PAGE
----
Then, there will be about 20 points in the pen queue. When you call EvtGetPen the first time, the user has already lifted the pen but EvtGenPen will return all 20 points before it lets you know the pen is up. This indicates EvtGetPen is getting the points from the queue and not, in fact, polling the hardware.
- If you use a normal tracking loop but your delay is too short (e.g. SysTaskDelay(1)), the pen queue will empty and EvtGetPen will return the same point multiple times before you get a new point. It would be good to find some optimal delay where you get a new point for each delay but you don't miss any points. (On a PC I would err on the side of too short a delay, but on a Palm a longer delay means power saving.) Unfortunately I don't know how to get this optimal delay, but I think I read in an SDK doc that the digitizer sampling rate was about 20ms.
- You cannot obtain a stroke without EvtGetPen(). You have to keep calling EvtGetPen() until it tells you the pen is up, otherwise (debug ROMs anyway), when EvtDequeuePenStrokeInfo is called, the OS will halt your program complaining that the "pen q out of sync". It will do this regardless of whether the pen is up or still down.
- If you call EvtDequeuePenStrokeInfo after your tracking loop, you will not get a penUpEvent.
- After retrieving points from the pen queue with EvtDequeuePenPoint, EvtFlushPenQueue must be called, even if you have already dequeued all the points. Otherwise, the next time the user taps the screen, a penDownEvent will fail to be generated. (However, penMoveEvents and a penUpEvent are still generated.)


More PalmOS documentation craptasticness!

Documentation for void WinGetBounds (WinHandle winH, RectangleType *rP) is confusing...

"This function returns in rP the bounds of the window represented by winH. This corresponds to the convention used by WinSetBounds, because it takes a window handle as an argument.

"Prior to Palm OS 4.0, WinGetBounds returned the bounds of the draw window, and did not take a window handle as an argument. If an application needed to determine the bounds of an arbitrary window, the application would call WinSetDrawWindow to temporarily set the draw window to the desired window, then WinGetBounds would be called to get the bounds of the draw window, then WinSetDrawWindow would be called again to restore the draw window. This is no longer necessary."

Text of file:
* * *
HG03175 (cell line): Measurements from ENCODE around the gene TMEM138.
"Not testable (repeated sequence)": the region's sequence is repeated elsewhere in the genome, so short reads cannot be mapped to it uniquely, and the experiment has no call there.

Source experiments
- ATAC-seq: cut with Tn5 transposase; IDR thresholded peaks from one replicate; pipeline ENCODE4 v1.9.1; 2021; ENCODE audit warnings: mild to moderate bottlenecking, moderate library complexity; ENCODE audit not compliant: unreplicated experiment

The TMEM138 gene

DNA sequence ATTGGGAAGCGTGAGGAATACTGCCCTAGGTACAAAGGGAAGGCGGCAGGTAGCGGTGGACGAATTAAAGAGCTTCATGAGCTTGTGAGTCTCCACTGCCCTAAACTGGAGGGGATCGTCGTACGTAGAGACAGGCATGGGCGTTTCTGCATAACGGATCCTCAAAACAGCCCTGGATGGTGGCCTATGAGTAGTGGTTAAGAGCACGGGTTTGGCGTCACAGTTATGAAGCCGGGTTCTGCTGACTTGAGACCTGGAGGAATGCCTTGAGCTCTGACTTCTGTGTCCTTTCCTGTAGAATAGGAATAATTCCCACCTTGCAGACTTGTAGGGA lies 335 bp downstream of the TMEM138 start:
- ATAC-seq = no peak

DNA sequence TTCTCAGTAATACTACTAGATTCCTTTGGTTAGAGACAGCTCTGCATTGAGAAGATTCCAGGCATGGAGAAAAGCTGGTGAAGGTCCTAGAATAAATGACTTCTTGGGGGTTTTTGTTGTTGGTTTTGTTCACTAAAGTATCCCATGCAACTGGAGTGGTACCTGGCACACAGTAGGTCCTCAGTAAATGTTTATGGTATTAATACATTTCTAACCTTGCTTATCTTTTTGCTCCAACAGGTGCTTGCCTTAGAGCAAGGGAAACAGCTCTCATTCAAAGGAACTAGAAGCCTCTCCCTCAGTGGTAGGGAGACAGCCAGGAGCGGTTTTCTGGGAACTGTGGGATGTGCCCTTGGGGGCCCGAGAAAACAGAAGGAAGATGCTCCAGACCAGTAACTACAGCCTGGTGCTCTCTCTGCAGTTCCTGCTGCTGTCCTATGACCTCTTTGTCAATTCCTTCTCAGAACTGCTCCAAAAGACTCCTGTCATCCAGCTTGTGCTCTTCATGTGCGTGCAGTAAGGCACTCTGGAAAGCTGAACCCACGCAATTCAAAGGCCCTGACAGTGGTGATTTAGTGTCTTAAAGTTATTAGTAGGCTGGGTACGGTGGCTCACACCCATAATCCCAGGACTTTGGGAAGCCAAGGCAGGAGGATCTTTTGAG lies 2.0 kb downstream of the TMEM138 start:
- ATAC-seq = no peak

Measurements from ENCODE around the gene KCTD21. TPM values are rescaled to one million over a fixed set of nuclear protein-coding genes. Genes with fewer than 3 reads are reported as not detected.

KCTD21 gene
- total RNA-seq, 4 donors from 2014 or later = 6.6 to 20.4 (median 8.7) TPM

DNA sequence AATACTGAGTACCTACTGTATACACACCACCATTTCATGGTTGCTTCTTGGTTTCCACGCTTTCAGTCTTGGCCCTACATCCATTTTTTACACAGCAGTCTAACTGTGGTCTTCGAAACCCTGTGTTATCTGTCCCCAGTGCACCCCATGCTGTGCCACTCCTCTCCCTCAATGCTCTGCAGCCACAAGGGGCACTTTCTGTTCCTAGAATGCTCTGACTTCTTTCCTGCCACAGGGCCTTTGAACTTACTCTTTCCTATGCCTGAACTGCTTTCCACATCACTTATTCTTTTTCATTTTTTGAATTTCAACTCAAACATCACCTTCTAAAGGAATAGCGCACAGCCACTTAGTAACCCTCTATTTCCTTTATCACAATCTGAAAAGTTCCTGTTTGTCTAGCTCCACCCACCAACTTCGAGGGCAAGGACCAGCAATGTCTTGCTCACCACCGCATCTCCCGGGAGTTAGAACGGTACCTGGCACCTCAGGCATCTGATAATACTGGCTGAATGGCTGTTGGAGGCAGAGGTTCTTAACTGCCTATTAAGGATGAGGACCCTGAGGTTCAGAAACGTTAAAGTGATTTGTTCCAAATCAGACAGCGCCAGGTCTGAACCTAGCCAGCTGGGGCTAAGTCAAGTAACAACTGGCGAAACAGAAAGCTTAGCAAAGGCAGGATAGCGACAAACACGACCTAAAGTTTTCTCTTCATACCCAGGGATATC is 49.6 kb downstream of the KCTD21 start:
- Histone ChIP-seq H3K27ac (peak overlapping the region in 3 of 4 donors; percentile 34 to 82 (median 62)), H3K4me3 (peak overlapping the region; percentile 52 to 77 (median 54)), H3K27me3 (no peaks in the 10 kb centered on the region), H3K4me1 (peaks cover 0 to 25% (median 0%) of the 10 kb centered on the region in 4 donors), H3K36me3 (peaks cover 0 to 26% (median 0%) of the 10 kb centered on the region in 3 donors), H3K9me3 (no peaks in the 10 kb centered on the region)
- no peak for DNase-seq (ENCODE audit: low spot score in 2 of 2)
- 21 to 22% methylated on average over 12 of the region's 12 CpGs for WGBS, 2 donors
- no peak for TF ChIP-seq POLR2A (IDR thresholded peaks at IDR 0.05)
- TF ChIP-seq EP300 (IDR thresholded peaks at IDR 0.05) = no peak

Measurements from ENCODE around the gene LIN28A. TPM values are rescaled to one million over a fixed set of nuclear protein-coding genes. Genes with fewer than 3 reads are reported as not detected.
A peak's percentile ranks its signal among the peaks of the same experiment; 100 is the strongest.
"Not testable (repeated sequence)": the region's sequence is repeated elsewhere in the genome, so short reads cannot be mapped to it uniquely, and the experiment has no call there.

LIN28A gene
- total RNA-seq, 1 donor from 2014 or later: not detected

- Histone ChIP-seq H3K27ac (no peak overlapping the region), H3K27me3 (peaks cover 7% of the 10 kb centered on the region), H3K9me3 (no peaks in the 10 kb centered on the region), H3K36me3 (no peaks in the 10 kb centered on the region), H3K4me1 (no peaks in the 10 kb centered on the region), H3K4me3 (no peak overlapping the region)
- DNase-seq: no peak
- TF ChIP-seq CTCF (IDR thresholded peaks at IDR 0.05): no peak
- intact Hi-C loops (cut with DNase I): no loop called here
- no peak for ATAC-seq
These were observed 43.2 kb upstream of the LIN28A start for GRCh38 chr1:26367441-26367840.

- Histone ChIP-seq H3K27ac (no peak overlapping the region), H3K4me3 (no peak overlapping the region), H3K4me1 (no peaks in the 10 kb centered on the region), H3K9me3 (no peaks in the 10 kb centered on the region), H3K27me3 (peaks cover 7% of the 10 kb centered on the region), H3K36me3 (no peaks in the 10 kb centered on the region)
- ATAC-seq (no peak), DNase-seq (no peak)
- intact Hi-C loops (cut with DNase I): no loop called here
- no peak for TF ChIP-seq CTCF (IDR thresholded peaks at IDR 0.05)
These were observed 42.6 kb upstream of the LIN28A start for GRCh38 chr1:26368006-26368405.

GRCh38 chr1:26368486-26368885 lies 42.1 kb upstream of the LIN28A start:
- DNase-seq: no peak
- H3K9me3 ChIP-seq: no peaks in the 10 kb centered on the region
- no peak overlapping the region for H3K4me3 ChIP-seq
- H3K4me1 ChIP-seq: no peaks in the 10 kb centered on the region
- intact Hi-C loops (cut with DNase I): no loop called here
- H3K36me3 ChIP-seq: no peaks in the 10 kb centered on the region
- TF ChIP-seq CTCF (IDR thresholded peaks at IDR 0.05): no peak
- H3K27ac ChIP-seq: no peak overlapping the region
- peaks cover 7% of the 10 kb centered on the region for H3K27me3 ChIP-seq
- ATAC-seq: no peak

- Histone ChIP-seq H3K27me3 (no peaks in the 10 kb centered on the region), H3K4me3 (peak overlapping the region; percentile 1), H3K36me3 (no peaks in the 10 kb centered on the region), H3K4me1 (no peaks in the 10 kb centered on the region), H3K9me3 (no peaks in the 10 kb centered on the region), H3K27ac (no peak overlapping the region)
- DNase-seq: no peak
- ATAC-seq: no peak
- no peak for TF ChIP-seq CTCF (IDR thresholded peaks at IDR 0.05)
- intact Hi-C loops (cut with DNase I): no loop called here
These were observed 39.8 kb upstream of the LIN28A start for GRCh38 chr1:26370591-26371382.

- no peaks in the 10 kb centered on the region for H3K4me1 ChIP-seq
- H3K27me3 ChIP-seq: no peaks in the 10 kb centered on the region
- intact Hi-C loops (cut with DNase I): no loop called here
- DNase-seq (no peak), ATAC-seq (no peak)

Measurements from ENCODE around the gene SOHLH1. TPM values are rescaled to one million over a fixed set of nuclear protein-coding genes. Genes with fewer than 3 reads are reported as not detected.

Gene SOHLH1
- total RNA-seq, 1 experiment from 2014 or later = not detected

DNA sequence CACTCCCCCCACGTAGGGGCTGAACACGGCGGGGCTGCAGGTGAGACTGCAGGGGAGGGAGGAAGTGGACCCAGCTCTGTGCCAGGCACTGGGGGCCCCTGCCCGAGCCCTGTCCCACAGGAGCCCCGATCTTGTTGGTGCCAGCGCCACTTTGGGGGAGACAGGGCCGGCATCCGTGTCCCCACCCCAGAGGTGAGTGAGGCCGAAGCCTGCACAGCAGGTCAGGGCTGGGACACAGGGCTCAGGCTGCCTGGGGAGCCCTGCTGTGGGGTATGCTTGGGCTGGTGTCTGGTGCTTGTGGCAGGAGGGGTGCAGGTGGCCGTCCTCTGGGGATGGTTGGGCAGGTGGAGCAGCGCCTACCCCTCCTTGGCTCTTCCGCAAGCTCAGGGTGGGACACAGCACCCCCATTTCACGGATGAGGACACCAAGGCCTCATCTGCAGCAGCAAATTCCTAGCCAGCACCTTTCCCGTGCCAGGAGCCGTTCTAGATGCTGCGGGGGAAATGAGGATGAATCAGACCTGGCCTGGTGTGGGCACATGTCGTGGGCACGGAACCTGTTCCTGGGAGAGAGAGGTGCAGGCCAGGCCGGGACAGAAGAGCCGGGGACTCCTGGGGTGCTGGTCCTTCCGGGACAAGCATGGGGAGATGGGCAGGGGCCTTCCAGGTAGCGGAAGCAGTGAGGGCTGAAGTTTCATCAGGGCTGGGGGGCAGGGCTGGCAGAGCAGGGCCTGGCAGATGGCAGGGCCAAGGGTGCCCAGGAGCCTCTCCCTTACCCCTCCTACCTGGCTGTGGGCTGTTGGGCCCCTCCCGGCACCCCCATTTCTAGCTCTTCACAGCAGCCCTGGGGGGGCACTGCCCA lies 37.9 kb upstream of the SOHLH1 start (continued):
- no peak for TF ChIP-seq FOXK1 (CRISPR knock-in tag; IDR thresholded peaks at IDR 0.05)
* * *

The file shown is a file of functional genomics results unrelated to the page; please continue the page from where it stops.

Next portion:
"Implemented only if 4.0 New Feature Set is NOT present. As of Palm OS 4.0, applications should use WinGetDrawWindowBounds."

Here we have it saying that WinGetBounds() has a new argument in 4.0, but paradoxically that it is not present in 4.0. I think what this may mean is that WinGetBounds as found in SDK 4 is new in OS 4.0, and that WinGetDrawWindowBounds, despite being labelled as "New!", is actually the original WinGetBounds with its name changed. Thus the ORIGINAL WinGetBounds is, in a sense, not present in 4.0. Meanwhile, the "New" function WinGetDrawWindowBounds is the only function of the two that is actually present in previous PalmOS versions.

I suspect I'll be seeing more of this error in time: error: initialization to `const char **' from `char **' adds cv-quals without intervening `const'

>> The code compiles anyway, but I`d like to understand what gcc is
>> trying to tell me, because I can`t see what`s wrong.
>> In function `void test()`:
>> warning: initialization to `const char **` from `char
>> **` adds cv-quals without intervening `const`
>> [line 479] char* init[] = {"This is", "a multiline", "string", 0};
>> [line 480] const char** i = init;
>> What`s wrong with that? init (itself changeable) points to a
>> changeable array of changeable strings. Then out of this I make i,
>> which points to an array of unchangeable strings. So what? I`m just
>> saying that I won`t change these strings via i. What`s the problem gcc
>> sees? And what are the "cv-quals" that are being added? What code
>> would express the same thing but make gcc shut up?

>Cv-quals are const/void qualifications, such as the const in your
>declaration of i.

>Adding cv-quals in the way that you have done allows unsafe code.
>For example, if the conversion you`d like (char** to const char**)
>were allowed, you could silently change constants:

> const char c = `c`;
> char* pc;
> const char** pcc = & pc; // conversion in question
> *pcc = & c;
> *pc = `?`;
> // What`s the value of c now?

>Gcc is right to warn you about this.

>What _is_ safe is to const-qualify _all_ intermediate levels of
>indirection. In your code,
> const char * const * i = init;
>should suffice.

>For a precise specification of this, see the latest Committee Draft
>for the forthcoming ISO C++ standard at
>(paragraph #4). Just beware of the unusual formatting, the HTML
>having been converted from something else.